When to Get Help for Social Anxiety

Social anxiety is a widely prevalent disorder. Ninety percent of cases of social anxiety are misdiagnosed as panic, schizophrenic, or other depressive disorders. The most probable reason is that the symptoms or signs of social anxiety are so subtle in most cases that they are simply accepted as variants of normal.

Image Credit: YanLev / Shutterstock
Image Credit: YanLev / Shutterstock

When is it time to get professional help from a psychologist? Most practitioners agree that the following conditions call for a consultation:
When ‘normal’ anxiety does not go away, but

  • has been present for at least six months,
  • has also increased in intensity, and
  • affects everyday life.

Look for These General Signs

Anxiety is commonly experienced by people while entering a new institution (school, university), job interview, a major change in life (moving, demise), and so on. However, the following are some specific situational personality traits that must be evaluated to decide whether one is at risk for social anxiety.

In School

  • Such children are afraid to answer when the teacher asks a question, even though they know the answer.
  • Avoid lunch time because they do not want to mingle with other children.
  • Do not ask for help from classmates or the teacher because they are afraid of what others might think of them.
  • Avoid choir, sports, school cultural programs and interactive activities because they want to hide away.
  • Show poor academic performance.
  • Do not participate in class projects, giving an impression of uninterest.
  • Most of these children stay unnoticed in the class.

At College

  • These students dread the first day of college, because they may be asked to introduce themselves to the class; they think they won’t do a good job, and may stammer and embarrass themselves, so they avoid going to college on the first day.
  • Wish to talk to their classmates, but are unable to.
  • Avoid presentations and seminars at college for fear of embarrassment.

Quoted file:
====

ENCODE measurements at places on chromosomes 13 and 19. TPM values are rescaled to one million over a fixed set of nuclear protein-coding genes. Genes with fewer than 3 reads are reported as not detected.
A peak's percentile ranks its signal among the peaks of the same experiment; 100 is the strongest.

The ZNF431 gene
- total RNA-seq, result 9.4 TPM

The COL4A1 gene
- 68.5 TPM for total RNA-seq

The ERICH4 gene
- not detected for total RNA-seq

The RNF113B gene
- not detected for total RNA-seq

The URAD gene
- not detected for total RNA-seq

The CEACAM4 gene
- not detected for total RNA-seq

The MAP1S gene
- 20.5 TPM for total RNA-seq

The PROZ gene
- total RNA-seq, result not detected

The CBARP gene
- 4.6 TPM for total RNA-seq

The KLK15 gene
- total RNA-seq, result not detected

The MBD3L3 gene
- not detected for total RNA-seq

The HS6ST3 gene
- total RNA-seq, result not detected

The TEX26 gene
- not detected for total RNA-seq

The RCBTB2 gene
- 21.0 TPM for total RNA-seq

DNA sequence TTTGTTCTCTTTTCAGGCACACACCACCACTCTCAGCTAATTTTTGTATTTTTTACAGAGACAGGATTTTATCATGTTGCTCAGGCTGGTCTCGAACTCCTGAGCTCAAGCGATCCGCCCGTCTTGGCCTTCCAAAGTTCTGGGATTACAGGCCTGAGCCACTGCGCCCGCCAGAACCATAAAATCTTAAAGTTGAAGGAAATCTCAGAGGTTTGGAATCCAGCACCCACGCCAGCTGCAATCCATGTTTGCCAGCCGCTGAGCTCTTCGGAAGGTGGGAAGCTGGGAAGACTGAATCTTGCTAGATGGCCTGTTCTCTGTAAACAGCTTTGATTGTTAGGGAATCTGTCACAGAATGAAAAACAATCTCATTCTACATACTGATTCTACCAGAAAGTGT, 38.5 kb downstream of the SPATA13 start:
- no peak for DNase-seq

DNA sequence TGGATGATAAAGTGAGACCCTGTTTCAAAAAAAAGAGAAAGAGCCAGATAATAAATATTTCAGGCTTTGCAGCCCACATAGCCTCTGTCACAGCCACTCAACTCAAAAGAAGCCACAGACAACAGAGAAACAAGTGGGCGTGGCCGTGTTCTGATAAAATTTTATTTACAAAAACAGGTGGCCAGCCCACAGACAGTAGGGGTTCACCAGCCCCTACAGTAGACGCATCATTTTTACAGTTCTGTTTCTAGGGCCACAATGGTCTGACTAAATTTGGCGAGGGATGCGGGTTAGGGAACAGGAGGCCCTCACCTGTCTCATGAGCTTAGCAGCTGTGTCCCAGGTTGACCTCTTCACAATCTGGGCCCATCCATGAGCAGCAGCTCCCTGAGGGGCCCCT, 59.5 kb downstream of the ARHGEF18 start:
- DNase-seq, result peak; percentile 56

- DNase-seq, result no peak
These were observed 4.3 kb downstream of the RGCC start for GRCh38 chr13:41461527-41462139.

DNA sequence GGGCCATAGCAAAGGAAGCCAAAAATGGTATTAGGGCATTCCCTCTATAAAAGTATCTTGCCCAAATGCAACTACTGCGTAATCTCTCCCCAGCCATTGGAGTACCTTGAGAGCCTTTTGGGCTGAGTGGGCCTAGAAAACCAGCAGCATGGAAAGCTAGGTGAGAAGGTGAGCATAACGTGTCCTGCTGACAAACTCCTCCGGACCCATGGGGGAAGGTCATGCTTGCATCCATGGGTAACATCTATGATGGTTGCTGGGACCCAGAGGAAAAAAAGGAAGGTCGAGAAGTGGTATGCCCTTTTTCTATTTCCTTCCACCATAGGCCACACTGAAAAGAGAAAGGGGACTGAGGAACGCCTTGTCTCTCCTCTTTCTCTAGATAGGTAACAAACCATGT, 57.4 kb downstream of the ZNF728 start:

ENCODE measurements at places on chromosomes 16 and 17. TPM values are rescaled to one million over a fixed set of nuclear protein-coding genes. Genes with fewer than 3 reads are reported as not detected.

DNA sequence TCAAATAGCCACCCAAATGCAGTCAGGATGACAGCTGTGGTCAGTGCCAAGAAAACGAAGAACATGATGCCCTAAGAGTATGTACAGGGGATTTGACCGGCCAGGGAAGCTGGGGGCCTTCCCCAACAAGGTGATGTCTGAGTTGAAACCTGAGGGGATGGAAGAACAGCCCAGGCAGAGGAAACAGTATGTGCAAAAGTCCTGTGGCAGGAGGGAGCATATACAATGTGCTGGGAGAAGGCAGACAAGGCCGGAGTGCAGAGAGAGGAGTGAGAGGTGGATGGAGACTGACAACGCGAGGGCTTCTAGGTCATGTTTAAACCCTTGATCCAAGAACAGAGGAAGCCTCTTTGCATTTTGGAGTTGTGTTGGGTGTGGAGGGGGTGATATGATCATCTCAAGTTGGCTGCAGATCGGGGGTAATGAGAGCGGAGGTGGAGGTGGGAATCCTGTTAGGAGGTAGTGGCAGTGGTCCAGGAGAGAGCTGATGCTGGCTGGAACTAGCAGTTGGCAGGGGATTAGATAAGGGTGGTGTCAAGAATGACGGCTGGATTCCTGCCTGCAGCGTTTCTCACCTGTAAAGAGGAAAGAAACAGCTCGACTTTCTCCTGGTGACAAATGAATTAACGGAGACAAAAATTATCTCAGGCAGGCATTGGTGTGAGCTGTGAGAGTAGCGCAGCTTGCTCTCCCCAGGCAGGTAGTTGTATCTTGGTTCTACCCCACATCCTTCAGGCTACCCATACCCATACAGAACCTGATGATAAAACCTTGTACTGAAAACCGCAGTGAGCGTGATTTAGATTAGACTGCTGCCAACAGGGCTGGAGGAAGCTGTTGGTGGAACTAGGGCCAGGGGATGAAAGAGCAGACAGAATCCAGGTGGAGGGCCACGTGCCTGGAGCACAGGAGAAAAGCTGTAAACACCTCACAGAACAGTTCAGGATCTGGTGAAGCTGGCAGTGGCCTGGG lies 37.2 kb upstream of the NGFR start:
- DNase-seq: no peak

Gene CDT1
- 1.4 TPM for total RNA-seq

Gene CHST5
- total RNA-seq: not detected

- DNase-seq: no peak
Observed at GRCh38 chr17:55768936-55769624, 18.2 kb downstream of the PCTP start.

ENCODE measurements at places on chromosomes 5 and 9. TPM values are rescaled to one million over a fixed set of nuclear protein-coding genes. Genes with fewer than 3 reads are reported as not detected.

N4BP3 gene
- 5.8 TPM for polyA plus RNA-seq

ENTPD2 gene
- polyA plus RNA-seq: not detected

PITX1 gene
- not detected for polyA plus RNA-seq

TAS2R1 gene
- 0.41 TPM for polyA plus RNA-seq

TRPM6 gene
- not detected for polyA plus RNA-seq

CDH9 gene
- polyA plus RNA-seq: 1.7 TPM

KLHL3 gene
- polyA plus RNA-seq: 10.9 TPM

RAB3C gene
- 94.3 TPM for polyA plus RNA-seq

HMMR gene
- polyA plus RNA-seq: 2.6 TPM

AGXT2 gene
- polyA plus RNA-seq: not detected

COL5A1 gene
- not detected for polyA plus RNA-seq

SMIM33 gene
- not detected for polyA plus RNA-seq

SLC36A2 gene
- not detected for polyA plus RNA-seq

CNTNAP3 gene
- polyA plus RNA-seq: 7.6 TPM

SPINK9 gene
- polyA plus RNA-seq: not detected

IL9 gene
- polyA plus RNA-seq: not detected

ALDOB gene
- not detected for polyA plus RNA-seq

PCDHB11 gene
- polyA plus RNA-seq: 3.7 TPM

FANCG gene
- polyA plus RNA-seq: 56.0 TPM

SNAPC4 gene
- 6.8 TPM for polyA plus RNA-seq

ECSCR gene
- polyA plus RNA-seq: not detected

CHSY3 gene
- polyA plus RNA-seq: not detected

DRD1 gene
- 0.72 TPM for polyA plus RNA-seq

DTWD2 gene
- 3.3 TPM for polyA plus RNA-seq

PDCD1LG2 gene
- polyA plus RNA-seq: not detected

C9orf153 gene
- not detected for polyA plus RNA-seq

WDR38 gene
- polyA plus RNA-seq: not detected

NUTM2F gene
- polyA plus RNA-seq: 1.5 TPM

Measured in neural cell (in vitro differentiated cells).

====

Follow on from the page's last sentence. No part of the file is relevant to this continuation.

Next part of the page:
At the Office

  • Usually work alone because they feel others do not approve of their work strategies.
  • Avoid talking to the boss.
  • Hate to attend meetings.
  • Are usually employed in the IT sector, where they can work alone and do not need to interact with other employees.
  • Usually do not find a job very easily, and may even be found to be hopping from one job to the other.
  • Fear to take telephone calls, as they are anxious about who the caller is and whether they can converse confidently without stuttering. After ending the call, they feel hugely relaxed, but still worry over what they said, their tone of voice, and whether the caller formed a good impression of them.
  • Fear before a meeting. Much before a meeting is to take place, they are already anxious about it. They lose sleep over it, are afraid that they may botch it up, become red in the face, forget the prepared material, fear that they will create a bad impression on the boss and risk a bad appraisal, and generally make fools of himself. All this runs in their minds, causing great anxiety.
  • Focus on the self. The focus is so much on the self, and on not failing that such individuals do not hear all that is being said. Later, they try to rethink and recollect what they might have said wrong, and find that they have actually said the wrong thing.

At Social Gatherings/Public Places

  • Are afraid to eat and drink in public, as they feel they are being constantly judged by others.
  • Are afraid to walk down the road because they think people are watching them, their clothes, how they walk, and assessing them in a negative manner.
  • Fear to meet somebody known and have to say hello, so keep their gaze carefully away.
  • Although willing, they are scared to speak to the opposite sex/go for a date.
  • Unwilling to attend social functions like marriages and receptions.
  • Fear to ask the salesman or the cashier at the department store for help.
  • Hesitate to place orders in a restaurant, fearing that their weak voices will let others know that they are scared.

General Physical Symptoms

People with social anxiety may show any or all of the following physical signs:

  • Blurred vision
  • Can hear one’s own heart pounding and the blood rushing in the ears
  • Profuse blushing or face freezes up
  • Experience trembling or shaking hands
  • Feel nauseous and dizzy
  • The mind goes blank
  • Sweating profusely
  • Body becomes stiff
  • No eye contact (looking down or away)
  • Speak in a very low voice
  • May want to frequently go to the restroom
  • Insomnia and digestive disorders

Avoidance Behaviors

Anxiety disorders may lead to certain behavioral changes like absenting oneself frequently from school, college or work. One may also feel like having a stiff drink before any event (“Dutch courage”) or have a smoke to release tension. Instead of such avoidance behaviors, self-help may be tried.

Self-Analysis

Most people with anxiety disorders know that they have a problem. Self-analysis is one of the best modes of evaluation. If one recognizes many of the above signs of social anxiety, they certainly require professional help for better quality of life.

References

Further Reading

Last Updated: Jul 17, 2017

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